@PhilipKlöcking: The question is "Why compatibalists believe...", and the answer (ai best I can see) is that they believe this because it's important to their ultimate goals, and they do not care to examine the philosophical details or ramifications too closely. I'm sorry that comes off so sourly, but I have no other way of explaining their position. Well... I suppose I could say that they have no agency: that the universe led us all to a point where they necessarily are in this state, and necessarily imagine that they got there by (psychological) acts of agency. But please, don't make me... – Ted Wrigley – 2021-02-04T16:58:38.727

Well I think it would be dishonest to suggest Dennett did not examine the philosophical ramifications too closely. As an external realist and materialist, there really are no consistent alternatives. This does in no way belittle the importance of moral discourse. It rather points out that there are discourses which imply their own ontologies without necessarily having an impact on metaphysics in the sense of what is part of the world proper. I myself think that this is an arbitrary exaltation of the ontology of one discourse above others without epistemic justification, though. – Philip Klöcking – 2021-02-04T18:27:59.247

@PhilipKlöcking: I think you meant to say 'dismissive', not 'dishonest'. I really don't think Dennett followed the logic of his own argument to its natural conclusions, because if he had he would have ended up back at the unsolved problem of agency, with all its metaphysical implications. Whether he just missed the point or deliberately chose not to go there is something I can't judge (though as noted, I'm sour on him and tend to take a jaded view). Perhaps he was just not ready to seriously reflect on his own materialist/realist worldview. But I can't not-see the problem he doesn't address. – Ted Wrigley – 2021-02-04T18:58:00.927

@PhilipKlöcking: I'm not sure whether the 'arbitrary exaltation of [one] ontology' comment refers to Dennett, my answer, or both. Not a problem; I just don't know what to do with it without a clear referent. – Ted Wrigley – 2021-02-04T18:59:27.200

I meant that the phenomenological discourse (moral discourse as a sub-category) has its own ontological implications, ones distinct from the ontological implications of the scientific/physicalist discourse. Dennett has no justification to prefer one over the other but his own belief in the pragmatic superiority of the latter. I think you are right to say that human life involves both parts, but would suggest that you cannot reconcile them or solve problems of one using categories of the other. Thus, I deem Dennett to only be philosophically resolute in rejecting one's metaphysical status. – Philip Klöcking – 2021-02-04T19:22:13.853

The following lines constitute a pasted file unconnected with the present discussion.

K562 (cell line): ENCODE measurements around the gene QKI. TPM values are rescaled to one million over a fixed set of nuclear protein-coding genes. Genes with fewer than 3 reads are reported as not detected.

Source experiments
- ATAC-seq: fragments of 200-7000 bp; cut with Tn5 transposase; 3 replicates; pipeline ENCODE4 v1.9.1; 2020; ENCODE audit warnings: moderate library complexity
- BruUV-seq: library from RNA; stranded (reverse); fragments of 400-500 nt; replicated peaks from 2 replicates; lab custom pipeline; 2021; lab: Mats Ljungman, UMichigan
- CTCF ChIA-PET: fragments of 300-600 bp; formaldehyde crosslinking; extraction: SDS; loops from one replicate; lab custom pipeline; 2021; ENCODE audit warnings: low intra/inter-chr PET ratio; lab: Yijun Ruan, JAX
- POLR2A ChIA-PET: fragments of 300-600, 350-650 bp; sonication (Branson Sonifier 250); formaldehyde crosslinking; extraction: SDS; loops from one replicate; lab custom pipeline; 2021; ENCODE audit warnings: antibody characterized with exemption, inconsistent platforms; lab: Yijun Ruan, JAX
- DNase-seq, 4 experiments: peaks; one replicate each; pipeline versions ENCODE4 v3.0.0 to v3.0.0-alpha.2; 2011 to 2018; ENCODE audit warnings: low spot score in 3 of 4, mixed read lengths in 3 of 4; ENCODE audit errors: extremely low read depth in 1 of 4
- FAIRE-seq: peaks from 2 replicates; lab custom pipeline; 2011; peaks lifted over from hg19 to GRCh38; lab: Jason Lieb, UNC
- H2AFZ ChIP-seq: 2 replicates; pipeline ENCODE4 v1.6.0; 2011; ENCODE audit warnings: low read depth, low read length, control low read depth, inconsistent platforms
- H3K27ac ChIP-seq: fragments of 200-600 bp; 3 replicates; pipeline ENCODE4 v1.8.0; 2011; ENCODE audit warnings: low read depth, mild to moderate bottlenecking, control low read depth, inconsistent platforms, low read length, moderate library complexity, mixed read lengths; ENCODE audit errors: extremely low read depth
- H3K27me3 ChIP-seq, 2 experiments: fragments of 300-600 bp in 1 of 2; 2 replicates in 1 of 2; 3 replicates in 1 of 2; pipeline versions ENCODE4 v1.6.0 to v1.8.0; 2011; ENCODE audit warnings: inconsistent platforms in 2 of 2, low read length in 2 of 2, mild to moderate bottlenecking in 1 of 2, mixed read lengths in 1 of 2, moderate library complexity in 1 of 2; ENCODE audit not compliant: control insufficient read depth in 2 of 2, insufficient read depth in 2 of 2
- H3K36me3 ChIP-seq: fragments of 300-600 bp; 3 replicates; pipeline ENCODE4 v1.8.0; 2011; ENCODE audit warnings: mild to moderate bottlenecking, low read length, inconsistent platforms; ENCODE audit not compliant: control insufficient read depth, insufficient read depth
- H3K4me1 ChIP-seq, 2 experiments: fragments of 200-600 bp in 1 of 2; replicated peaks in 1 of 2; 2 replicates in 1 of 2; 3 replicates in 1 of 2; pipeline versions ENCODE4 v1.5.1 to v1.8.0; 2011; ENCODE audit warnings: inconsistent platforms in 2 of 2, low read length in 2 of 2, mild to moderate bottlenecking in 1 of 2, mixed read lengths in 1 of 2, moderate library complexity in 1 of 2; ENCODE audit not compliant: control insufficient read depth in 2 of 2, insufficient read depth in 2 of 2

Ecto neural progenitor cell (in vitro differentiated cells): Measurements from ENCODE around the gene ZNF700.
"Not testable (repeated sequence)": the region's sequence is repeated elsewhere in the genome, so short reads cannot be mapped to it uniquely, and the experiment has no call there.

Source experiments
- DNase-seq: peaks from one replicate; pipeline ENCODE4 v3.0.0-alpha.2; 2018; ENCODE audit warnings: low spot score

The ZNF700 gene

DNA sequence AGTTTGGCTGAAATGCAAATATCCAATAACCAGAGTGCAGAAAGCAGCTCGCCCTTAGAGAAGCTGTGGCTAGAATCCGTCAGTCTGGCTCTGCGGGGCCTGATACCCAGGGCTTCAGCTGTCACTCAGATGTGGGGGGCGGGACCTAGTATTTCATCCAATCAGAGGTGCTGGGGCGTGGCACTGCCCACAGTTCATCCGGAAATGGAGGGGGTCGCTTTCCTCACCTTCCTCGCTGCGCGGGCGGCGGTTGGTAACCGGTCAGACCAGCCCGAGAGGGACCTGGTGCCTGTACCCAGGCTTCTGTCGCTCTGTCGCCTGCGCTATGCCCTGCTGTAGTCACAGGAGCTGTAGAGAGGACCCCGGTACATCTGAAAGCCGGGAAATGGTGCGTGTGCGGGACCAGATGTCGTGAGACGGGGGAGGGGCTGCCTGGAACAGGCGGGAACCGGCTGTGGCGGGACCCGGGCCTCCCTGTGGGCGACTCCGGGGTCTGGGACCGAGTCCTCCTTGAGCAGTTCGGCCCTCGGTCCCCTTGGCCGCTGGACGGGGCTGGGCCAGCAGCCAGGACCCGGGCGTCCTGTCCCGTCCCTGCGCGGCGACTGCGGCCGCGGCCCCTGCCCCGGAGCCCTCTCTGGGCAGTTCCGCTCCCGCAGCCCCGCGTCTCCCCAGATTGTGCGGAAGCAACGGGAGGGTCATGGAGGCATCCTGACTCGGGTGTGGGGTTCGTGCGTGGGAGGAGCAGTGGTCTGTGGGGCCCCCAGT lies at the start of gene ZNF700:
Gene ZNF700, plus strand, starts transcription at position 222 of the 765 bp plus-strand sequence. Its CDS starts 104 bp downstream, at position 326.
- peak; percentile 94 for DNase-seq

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Compatibilists assume the truth in some sense of determinism and the truth in some sense of freedom. Their view is not 'independent of whether or not determinism is true'. Compatibilism assumes the truth of determinism but aims to persuade us that the truth of determinism is compatible with the reality of freedom - which here means free will. This looks to be some task, but that's the aim.

Take determinism to be the view that for any event or state of affairs, E, (including actions) there are preceding conditions, C, of which the occurrence is sufficient for E. In other words, given C, E will occur.

This formulation won't satisfy everybody but the main issue involved in the debate about compatibilism does not turn, I think, on the precise definition of determinism. What compatibilists hold is that our actions can be determined and yet still be free. They are able to reconcile freedom and determinism, not by offering a reconceptualisation of determinism but by offering a reconceptualisation of freedom.

For the compatibilist, I am free if and only if certain constraints on my actions are absent. Typically these constraints are coercion and compulsion imposed by another agent.

Assume that my actions are determined - say, causally determined by my genetic inheritance. I have a particular character and a pattern of motivation and intentions, all of which are determined and produce my actions. My genetic inheritance, C1, is sufficient for E1, my particular character and pattern of motivation and intentions. (This is a crude picture but it will serve to make the main point.) When I act I could not have done otherwise - so what? So long as my actions are the products of E1, without interference by others in the way of coercion or constraint, I act freely. Once coercion or constraint is introduced, I am unfree.

So free will is opposed not to determinism but to coercion or constraint. This is a perfectly intelligible position. The only trouble is that it reconceptualises freedom and renders the traditional problem of free will and determinism unrecognisable.

As the problem of free will has been traditionally understood, free will and determinism cannot both be true. They are incompatible because (on one standard approach) the human agent has a freedom of choice regardless of all and any preceding conditions, C.

While this formulation of free will has the merit of being traditional, it has the drawback that it seems to make human actions merely random (so not ascribably 'our' actions at all but merely things that happen) or to involve a non-empirical self, outside the realm of determinism (since it is not subject to determinism) but able to act within it. Is such a self a coherent possibility?